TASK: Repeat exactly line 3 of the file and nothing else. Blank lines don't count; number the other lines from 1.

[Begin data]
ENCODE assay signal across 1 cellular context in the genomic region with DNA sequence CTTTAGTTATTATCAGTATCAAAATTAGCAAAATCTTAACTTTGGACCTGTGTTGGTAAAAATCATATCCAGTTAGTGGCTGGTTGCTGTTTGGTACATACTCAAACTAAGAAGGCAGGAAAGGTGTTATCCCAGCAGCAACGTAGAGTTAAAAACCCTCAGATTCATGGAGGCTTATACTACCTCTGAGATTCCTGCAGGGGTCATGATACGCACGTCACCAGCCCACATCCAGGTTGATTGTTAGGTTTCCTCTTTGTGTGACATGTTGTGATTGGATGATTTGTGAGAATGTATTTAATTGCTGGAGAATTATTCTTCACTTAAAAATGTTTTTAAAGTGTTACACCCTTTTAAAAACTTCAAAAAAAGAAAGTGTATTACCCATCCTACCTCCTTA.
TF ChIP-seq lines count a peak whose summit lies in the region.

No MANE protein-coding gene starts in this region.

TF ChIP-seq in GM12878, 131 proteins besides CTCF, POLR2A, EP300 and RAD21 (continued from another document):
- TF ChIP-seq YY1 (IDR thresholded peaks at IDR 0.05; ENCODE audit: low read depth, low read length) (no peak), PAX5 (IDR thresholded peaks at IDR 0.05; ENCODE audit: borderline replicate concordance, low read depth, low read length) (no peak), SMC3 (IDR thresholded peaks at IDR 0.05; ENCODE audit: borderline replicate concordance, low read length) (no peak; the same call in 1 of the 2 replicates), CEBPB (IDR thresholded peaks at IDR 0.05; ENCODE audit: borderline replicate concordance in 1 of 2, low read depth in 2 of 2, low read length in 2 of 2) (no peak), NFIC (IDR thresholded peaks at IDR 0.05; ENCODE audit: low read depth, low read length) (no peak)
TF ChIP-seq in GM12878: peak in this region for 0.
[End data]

No MANE protein-coding gene starts in this region.